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Food and Faith in Christian Culture$
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Ken Albala and Trudy Eden

Print publication date: 2011

Print ISBN-13: 9780231149976

Published to Columbia Scholarship Online: November 2015

DOI: 10.7312/columbia/9780231149976.001.0001

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PRINTED FROM COLUMBIA SCHOLARSHIP ONLINE (www.columbia.universitypressscholarship.com). (c) Copyright University of Minnesota Press, 2021. All Rights Reserved. An individual user may print out a PDF of a single chapter of a monograph in CUPSO for personal use.date: 20 June 2021

The Urban Influence

The Urban Influence

Shopping and Consumption at the Florentine Monastery of Santa Trinità in the Mid-Fourteenth Century

Chapter:
(p.21) Chapter 1 The Urban Influence
Source:
Food and Faith in Christian Culture
Author(s):

Salvatore D. S. Musumeci

Publisher:
Columbia University Press
DOI:10.7312/columbia/9780231149976.003.0001

This chapter examines the book of purchases kept by Santa Trinità's camerlengo, or fiscal administrator, Dom Lorenzo di Guidotto Martini, to better understand the alimentary habits and consumption patterns of the monastery of Santa Trinità. Through the use of intermediaries like lay brothers and hired servants, the monks were able to maintain their strict enclosure, while easily and affordably provisioning their monastery to support the full-time congregation as well as visiting guests and friends. Dom Lorenzo's record reveals the dependence of monks on the markets and shops of Florence. The monks ate the same food as their secular Florentine counterparts, since the neighboring families shopped at the same markets and vendors that they frequented. However, they honored the Rule of Saint Benedict that regulated life at Santa Trinità by eating these same foodstuffs in a different manner from their neighbors, and by using appropriate foods at the correct times of the year according to the liturgical calendar.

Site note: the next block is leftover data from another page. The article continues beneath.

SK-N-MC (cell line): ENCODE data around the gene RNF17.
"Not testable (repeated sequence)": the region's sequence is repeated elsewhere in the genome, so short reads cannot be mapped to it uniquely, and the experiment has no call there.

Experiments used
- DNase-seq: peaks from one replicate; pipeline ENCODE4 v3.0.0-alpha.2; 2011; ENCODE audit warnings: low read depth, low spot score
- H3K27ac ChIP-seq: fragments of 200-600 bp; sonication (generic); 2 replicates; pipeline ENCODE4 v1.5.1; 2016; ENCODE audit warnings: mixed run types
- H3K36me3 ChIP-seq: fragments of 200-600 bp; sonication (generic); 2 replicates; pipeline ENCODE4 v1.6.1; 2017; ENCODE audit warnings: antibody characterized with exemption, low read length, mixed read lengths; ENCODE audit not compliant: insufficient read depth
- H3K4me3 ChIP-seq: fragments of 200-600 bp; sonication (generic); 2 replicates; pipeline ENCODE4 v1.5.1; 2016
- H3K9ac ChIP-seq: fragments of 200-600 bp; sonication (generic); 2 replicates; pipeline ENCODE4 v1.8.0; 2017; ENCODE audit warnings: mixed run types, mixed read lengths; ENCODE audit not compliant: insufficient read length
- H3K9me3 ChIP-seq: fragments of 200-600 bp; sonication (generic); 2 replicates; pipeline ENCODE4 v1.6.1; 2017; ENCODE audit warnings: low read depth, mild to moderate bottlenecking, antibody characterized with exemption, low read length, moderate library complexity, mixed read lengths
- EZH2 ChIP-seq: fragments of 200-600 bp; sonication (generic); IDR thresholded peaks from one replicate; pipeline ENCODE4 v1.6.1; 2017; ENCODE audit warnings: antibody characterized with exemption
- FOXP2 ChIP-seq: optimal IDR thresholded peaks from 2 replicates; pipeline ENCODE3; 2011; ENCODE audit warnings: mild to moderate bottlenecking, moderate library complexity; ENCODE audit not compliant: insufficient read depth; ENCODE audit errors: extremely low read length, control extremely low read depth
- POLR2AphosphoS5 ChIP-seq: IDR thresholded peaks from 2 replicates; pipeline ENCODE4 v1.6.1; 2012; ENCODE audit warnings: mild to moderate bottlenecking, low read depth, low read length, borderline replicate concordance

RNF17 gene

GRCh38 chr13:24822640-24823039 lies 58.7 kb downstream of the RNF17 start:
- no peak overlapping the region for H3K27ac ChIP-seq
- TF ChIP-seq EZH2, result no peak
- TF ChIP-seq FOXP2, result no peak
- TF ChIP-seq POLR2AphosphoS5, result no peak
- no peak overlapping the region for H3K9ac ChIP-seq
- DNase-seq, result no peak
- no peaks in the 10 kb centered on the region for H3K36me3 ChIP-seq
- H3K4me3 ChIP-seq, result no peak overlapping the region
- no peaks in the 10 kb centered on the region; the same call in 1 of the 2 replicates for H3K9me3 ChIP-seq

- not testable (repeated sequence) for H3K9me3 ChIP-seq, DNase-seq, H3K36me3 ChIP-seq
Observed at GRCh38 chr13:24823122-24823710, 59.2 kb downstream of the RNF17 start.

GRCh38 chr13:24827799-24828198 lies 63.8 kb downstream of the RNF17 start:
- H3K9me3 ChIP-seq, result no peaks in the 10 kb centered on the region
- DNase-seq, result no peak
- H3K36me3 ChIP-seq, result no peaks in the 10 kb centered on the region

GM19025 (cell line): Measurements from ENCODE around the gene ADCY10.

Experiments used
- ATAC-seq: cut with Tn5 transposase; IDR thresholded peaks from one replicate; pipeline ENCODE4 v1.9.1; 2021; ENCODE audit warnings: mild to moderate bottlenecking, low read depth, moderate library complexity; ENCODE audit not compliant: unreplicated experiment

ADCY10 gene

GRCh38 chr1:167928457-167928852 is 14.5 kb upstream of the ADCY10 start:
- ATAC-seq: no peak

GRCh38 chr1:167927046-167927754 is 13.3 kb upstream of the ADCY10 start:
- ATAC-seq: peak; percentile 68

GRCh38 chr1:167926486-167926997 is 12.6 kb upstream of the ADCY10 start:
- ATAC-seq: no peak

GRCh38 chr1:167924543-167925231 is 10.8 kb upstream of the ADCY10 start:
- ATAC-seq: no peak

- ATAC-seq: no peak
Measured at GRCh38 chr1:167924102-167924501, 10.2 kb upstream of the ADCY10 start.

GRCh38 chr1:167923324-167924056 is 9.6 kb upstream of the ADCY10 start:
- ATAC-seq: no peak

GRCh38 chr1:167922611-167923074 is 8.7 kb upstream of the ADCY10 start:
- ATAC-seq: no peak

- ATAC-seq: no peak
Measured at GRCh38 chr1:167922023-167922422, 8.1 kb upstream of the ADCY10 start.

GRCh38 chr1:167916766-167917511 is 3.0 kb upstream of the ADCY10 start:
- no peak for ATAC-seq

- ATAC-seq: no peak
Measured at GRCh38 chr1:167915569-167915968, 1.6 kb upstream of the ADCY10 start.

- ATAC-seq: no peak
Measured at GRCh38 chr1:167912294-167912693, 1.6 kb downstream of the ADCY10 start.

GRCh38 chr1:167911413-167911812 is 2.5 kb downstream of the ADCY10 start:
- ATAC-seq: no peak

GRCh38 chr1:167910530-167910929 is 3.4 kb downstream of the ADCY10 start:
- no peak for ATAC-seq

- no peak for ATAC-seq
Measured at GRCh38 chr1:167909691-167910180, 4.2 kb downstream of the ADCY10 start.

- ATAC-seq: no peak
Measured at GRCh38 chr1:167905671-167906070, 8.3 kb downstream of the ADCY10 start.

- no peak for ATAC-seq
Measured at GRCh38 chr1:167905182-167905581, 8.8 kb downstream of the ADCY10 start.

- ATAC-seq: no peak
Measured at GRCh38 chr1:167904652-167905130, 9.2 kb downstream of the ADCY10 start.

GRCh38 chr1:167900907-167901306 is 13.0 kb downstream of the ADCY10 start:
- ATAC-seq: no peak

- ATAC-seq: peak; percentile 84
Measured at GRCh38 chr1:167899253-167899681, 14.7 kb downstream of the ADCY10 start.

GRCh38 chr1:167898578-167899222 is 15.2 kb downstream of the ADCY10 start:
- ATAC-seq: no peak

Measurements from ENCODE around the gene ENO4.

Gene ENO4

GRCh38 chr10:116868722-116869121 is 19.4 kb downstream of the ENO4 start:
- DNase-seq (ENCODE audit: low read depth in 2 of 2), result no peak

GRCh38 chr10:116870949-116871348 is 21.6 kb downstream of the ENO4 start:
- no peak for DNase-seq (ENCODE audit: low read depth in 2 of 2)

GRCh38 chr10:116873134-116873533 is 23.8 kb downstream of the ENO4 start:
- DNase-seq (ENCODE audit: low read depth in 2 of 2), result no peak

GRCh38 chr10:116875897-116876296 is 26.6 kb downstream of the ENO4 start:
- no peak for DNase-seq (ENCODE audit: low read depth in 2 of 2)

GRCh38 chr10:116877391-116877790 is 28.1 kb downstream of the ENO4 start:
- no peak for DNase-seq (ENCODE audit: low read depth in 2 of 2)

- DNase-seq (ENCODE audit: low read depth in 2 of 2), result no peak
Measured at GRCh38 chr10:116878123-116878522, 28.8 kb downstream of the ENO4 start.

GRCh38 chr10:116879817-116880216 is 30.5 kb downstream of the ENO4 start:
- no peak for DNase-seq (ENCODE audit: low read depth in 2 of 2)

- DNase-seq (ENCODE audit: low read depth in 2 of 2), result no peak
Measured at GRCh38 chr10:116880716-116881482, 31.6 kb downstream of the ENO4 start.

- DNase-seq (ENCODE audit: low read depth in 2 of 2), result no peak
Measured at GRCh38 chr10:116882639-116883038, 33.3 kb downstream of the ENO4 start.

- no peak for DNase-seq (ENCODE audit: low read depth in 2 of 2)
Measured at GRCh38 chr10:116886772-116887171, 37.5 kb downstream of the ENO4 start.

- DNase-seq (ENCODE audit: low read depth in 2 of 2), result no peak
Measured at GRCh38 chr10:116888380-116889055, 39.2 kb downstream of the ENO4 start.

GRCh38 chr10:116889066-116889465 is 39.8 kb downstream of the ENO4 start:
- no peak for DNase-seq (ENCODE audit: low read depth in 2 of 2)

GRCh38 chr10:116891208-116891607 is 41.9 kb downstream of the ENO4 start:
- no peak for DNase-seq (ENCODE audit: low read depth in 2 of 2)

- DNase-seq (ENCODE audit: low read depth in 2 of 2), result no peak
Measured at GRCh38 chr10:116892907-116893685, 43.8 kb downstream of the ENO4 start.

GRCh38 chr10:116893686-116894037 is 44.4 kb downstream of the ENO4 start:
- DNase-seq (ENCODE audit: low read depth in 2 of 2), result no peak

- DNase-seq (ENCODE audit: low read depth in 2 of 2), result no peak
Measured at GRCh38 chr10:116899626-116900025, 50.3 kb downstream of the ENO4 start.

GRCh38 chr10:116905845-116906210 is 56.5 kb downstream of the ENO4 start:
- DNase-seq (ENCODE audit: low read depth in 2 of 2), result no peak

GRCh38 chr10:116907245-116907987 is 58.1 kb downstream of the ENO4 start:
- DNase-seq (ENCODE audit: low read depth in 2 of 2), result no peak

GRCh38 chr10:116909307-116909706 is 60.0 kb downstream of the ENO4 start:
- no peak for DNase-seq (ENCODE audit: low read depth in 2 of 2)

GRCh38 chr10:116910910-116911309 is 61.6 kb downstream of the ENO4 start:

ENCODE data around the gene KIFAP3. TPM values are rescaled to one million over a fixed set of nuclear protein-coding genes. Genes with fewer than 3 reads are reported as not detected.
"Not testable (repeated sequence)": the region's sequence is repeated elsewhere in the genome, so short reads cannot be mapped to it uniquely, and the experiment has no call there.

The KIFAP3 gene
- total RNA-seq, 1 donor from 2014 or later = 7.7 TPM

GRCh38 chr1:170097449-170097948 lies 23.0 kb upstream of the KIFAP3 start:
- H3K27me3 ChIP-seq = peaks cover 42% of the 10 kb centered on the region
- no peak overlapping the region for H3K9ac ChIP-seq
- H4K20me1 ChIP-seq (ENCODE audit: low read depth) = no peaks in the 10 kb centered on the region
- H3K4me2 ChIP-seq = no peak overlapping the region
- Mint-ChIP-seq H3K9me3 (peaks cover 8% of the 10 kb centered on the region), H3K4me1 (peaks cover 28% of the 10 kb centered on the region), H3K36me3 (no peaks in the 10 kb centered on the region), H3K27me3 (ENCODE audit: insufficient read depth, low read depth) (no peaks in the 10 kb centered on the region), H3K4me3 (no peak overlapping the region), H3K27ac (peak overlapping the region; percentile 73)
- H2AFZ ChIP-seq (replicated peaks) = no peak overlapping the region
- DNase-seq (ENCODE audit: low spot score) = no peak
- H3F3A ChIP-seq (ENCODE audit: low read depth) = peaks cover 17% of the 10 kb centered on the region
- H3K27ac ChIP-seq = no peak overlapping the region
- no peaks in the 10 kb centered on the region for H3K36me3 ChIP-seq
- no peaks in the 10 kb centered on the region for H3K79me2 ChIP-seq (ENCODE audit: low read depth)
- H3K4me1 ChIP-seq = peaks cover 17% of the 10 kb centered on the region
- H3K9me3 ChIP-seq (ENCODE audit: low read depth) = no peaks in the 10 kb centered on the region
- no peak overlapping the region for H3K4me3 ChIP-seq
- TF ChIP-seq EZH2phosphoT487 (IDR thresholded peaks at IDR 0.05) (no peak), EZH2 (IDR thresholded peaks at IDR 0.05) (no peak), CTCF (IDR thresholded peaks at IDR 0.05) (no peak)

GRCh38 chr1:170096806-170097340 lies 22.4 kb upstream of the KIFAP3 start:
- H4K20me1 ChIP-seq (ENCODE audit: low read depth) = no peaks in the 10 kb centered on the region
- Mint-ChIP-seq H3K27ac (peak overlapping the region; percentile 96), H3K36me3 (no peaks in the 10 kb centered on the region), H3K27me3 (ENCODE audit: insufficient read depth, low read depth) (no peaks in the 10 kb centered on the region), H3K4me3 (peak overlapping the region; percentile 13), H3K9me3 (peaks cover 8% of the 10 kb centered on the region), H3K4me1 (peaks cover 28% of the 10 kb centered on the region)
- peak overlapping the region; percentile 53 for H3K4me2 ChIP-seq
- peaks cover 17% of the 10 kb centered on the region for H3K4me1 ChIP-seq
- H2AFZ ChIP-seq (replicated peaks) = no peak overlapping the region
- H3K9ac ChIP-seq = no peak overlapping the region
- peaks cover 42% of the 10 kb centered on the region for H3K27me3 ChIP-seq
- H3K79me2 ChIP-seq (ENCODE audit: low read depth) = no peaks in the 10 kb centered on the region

Keywords:   Santa Trinità, Dom Lorenzo di Guidotto Martini, alimentary habits, consumption patterns, Florence, Rule of Saint Benedict, liturgical calendar

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